Becoming a lead learning designer
Shaping the future of learning
Have you ever wanted to be a learning designer but don’t know how to get there? This video shares the journey from teacher to designer and how Simon Rupniak made the move.
As part of Learning Now TV’s ‘Learning Designer’ series Simon Rupniak, one of our learning designers talks about why and how he got into the role and a recent project he has been working on.
During Simon's teaching career he used a variety of methods to keep his learners engaged and involved with his lessons, from theory outside of the classroom to self-directed learning. This approach is incorporated in Simon’s work, not only to design effective elearning but to also be part of a blended solution that provides more of a holistic approach to learning for his clients.
In this short video Simon shares how he is using the latest learning technology such as virtual classrooms spread across continents and time zones to create a more collaborative environment for learners.
Want to know more about creating an effective blend with virtual classrooms? Then take a look at Simon’s Five Reasons You Need to Use Virtual Classrooms post for more insight.
I was the Head of Geography at a local secondary school and sixth form. One of the initiatives that I drove while I was there was this idea of a department blog where all the students, all the different ages could access it for current, what’s going on in the world engagement level stuff. So it could be links to YouTube channels and so on. I was also interested in the idea of flip classrooms, so the idea that you present the theory outside of school outside of college and then inside you create more of a workshop atmosphere where you work through a problem or a challenge. Arguably there is more value that a teacher / facilitator can add to those situations, drawing reference to what they have learnt and picking out the important bits to apply to the situation.
I think increasingly the idea of self-directed learning is an important one and you certainly see it in the corporate world as well. You’re building on an existing motivation there, if you want to find something out then you create the environment where you can find that out and explore that and learn from it. You get what you need and then apply it and that is a very different model to saying here is what you have to learn, sit down and learn it. The concept of discovery and work around constructivist methodologies is probably something I am fairly in tune to but again, it is so contextual and you really have to understand where you are and who you are talking to in order to create something that’s actually going to work and ultimately that’s what’s important.
When you look at how technology is used within the world of learning it can be used badly but it can also be used very well. I think that often you might find a bit of resistance when it comes to looking at mobile solutions, looking at tablet solutions and so on. But you’ve got to think exactly how are those devices being used and we have done some really creative and really interesting stuff when we have been given the freedom and trusted to develop a solution. It requires a good relationship with the clients we work with in order to make sure that we are going down the right route the whole time and we would never want to be creative just for the sake of it. So it’s making sure that all the time we are checking in with what the client needs and where we are going.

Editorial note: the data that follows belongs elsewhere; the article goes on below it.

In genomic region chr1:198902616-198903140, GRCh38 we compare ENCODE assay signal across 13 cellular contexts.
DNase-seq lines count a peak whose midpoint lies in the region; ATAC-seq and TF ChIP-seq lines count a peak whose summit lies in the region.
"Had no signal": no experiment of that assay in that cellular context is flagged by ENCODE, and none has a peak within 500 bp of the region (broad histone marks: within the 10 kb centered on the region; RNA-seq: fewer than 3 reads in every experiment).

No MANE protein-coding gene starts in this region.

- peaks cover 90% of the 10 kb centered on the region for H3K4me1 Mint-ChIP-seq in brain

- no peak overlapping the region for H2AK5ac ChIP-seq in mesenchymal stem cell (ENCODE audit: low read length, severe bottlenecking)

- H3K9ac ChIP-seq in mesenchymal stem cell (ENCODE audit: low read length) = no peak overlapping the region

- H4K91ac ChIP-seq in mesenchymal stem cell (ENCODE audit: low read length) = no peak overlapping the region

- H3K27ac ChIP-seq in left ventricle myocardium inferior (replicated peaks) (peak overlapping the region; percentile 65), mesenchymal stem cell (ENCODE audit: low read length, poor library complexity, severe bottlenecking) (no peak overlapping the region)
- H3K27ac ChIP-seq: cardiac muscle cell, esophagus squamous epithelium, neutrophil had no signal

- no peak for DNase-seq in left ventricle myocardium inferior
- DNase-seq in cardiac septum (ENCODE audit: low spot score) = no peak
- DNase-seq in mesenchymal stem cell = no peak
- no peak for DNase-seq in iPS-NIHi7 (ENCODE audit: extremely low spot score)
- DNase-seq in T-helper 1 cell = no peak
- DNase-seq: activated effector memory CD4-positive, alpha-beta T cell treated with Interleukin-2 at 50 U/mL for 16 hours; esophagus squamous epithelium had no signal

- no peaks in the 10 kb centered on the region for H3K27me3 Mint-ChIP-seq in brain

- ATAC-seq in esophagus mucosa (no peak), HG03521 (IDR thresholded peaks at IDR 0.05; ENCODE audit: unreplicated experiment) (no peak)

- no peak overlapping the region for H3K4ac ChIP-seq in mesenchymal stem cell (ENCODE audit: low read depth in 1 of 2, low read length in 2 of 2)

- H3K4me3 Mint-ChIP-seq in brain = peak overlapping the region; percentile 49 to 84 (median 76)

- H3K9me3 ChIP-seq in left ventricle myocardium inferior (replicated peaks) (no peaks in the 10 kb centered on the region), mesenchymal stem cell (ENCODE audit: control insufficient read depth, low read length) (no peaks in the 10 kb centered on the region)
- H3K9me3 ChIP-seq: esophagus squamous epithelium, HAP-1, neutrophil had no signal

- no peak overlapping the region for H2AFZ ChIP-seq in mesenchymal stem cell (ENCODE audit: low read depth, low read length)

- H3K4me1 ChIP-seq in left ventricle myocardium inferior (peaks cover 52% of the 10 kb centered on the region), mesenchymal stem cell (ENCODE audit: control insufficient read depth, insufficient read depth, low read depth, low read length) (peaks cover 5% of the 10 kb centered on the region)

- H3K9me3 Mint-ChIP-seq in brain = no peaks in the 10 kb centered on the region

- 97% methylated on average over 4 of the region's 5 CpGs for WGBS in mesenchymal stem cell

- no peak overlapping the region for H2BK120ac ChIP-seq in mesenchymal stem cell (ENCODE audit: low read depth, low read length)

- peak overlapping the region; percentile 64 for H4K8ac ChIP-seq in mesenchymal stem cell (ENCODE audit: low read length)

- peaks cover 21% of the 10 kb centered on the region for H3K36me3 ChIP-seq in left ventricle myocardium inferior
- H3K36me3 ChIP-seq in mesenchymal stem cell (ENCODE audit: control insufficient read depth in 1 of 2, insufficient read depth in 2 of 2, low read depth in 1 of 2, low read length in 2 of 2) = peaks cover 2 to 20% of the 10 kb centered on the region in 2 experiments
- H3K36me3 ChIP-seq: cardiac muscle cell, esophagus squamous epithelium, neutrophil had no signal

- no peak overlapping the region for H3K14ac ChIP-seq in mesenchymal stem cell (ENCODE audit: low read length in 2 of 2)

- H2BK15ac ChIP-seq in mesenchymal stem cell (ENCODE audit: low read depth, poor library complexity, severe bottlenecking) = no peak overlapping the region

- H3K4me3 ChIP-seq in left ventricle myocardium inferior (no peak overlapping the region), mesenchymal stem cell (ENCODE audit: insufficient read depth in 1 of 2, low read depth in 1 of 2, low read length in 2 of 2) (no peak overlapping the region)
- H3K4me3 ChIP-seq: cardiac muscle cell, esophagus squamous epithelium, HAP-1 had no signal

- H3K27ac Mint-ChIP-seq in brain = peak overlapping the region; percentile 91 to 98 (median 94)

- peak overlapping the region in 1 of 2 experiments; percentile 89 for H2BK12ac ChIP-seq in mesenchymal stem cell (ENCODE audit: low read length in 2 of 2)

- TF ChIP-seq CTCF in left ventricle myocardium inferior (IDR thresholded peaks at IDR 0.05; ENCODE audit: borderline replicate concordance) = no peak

To give you a sense of the broader things we do, we often find ourselves working with clients who are working on a blended solution, so thinking a bit more holistically than just the elearning, but also appreciating where it fits in with a larger blend. Part of my job might include creating some of those facilitator led workshops, making sure that they have got their facilitator guides, resources they need to deliver them, whether we have a facilitator delivering content or some theory, whether the participants are tasting coffee or whatever is appropriate for that particular piece of training.
We have worked with clients to develop virtual classrooms as well so taking that facilitator led session and spreading it across continents, across locations and across time zones so that everyone can actually be in that same space at the same time. So that everyone can have many of the advantages that you get with being in the same room as people and collaborating on things. Those are definitely parts of my job and again elearning is that core bit of information and delivery that forms often a bit of a back bone behind the whole blend.
I personally really enjoy working with clients and it’s the upfront getting to the bottom of what’s needed, getting the different groups within organisations to come together and work together. They might not always have worked together in the past. Facilitating those and have really constructive discussions and getting some really good results out of it and a clear direction that everyone’s pleased with and to move forward. Workshops can be really creative ways of doing that. You’ve got your post-its, your flip chat paper; I guess I feel a little bit more at home in that kind of environment perhaps. The feedback is always a motivator, certainly when you get it from clients. We have got some really lovely clients who give us some fantastic feedback. Increasingly hearing about the success of an entire project, whether you have just worked on one part or not but just knowing how it has been implemented inside the organisation and the overall reception it has had is really nice to know and that you have had an affect.